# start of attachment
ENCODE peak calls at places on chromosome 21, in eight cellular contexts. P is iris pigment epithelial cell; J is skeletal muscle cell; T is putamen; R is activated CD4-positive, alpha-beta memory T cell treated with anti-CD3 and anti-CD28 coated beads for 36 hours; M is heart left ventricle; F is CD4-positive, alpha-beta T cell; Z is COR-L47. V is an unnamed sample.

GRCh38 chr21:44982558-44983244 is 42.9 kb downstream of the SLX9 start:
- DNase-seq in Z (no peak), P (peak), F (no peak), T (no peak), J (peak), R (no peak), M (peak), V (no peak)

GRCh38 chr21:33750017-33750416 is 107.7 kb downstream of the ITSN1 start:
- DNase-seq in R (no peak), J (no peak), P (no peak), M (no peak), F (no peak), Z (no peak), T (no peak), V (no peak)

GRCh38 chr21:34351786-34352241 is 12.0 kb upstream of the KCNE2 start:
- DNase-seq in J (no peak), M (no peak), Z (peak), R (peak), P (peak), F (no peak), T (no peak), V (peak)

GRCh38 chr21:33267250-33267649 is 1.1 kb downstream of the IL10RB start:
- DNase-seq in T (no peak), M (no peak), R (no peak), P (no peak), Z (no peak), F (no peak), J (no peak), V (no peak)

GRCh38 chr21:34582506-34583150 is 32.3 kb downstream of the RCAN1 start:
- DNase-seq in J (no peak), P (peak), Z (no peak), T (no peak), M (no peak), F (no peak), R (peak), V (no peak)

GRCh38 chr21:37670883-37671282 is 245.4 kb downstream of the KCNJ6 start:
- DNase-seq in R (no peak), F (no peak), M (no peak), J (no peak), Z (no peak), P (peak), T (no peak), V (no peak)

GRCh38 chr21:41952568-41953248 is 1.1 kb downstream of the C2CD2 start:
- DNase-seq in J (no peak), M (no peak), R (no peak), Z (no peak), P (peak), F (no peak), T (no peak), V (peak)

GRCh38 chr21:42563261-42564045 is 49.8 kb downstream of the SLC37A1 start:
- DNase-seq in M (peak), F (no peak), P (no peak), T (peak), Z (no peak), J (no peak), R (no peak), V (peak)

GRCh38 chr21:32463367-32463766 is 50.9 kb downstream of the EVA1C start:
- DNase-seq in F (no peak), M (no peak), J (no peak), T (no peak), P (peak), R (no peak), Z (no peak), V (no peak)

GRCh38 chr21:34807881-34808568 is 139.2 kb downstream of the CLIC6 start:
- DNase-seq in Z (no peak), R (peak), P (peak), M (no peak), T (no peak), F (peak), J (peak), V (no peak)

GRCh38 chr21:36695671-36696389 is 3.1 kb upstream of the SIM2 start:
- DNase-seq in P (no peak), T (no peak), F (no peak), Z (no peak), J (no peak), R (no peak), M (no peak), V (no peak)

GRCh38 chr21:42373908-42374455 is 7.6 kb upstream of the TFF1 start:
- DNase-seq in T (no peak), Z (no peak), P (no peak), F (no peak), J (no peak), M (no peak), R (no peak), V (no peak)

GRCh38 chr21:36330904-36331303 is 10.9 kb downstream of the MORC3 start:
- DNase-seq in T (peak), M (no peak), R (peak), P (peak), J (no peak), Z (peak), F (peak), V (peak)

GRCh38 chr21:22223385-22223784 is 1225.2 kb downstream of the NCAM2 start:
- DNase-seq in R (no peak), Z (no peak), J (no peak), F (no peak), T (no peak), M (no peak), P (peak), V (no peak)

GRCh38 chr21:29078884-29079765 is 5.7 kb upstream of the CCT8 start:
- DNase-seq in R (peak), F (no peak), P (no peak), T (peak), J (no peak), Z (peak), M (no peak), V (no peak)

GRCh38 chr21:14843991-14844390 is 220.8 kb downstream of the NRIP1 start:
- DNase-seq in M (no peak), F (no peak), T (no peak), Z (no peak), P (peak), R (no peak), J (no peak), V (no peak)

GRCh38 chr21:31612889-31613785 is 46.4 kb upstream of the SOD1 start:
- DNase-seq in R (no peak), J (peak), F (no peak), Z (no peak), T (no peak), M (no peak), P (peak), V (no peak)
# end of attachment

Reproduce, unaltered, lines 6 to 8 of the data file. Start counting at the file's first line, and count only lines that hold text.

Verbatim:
GRCh38 chr21:34351786-34352241 is 12.0 kb upstream of the KCNE2 start:
- DNase-seq in J (no peak), M (no peak), Z (peak), R (peak), P (peak), F (no peak), T (no peak), V (peak)

GRCh38 chr21:33267250-33267649 is 1.1 kb downstream of the IL10RB start: